At some point I turned around and looked toward the sliding glass doors behind me that led to the deck and couldn’t believe what I saw.    A smooth black wall of water, maybe hundreds of feet high, was headed directly toward us!  Because I was on a boat in open water, there was nowhere to run.   Obama looked too but didn’t seem scared.  He told me to put my head down, which I did.  I tried to relax and took deep breaths, bracing myself for the onslaught and certain death.   I prayed that Jesus would take me to Heaven.   I asked him to forgive me for my sins and lack of faith sometimes.  I kept breathing and trying to relax, but nothing happened.

Cautiously, I looked up and turned around.    The ocean outside was choppy as if after a storm, but otherwise looked normal!

“What happened to the tsunami?” I asked Obama.  He just shrugged.  I went back to eating and making plans for the day.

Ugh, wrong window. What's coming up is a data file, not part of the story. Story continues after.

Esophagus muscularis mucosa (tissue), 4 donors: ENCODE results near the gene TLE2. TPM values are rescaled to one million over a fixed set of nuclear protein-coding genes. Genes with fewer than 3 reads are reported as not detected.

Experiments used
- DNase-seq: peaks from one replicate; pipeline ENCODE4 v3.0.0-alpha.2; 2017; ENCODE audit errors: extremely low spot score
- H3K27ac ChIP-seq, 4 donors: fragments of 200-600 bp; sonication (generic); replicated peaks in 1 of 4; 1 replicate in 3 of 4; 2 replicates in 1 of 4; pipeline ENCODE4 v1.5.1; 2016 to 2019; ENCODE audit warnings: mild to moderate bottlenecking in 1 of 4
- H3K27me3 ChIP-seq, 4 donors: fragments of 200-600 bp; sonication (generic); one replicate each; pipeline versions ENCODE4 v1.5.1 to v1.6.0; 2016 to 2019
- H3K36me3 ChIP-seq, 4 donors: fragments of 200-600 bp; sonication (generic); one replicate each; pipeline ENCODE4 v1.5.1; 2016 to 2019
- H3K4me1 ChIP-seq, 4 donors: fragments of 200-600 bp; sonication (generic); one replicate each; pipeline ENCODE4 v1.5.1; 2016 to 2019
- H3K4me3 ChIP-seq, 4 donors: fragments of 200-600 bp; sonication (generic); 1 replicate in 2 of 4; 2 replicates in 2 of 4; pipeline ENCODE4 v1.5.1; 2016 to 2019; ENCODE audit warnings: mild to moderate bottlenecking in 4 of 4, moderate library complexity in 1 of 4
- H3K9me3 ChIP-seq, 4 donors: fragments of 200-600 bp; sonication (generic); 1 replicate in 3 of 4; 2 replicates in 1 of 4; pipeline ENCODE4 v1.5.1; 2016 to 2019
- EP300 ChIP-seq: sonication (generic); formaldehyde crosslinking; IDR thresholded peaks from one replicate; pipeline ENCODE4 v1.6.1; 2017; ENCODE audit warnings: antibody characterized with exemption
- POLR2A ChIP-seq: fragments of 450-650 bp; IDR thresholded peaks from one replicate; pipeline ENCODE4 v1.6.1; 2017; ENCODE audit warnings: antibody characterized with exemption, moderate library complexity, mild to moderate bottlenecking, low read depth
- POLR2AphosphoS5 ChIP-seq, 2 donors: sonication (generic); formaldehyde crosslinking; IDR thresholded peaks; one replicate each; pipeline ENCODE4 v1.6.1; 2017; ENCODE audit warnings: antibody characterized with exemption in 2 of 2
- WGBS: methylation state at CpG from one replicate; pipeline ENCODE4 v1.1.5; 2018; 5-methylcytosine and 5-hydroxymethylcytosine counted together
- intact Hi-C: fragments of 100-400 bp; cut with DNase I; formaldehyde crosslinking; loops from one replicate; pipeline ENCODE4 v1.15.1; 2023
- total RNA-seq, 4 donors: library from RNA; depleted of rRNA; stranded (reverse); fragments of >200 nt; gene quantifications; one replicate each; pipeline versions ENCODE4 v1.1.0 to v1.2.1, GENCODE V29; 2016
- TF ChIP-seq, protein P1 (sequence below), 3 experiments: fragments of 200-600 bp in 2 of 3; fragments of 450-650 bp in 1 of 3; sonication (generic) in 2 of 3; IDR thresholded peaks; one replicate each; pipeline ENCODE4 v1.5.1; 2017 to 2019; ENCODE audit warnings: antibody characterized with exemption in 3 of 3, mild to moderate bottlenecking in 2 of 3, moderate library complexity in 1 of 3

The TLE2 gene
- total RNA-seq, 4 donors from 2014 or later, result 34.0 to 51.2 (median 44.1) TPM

This dream was different from my other tidal wave dreams for several reasons.

  1.  I didn’t wake up.
  2.  The danger passed without me waking up.
  3. I turned to God for protection.
  4. I didn’t panic.

I think this says a lot about my emotional growth.   The wave represents my emotions, but I have control of them now, and sometimes, things don’t turn out to be nearly as terrible as I expected them to.   Turning to God in moments of crisis can pull me through, as does mindfulness things like deep breathing.

It’s interesting about Obama.  I think he was there because this particular tsunami represents my emotional turmoil in the wake of this election.   Maybe he represents calmness to me.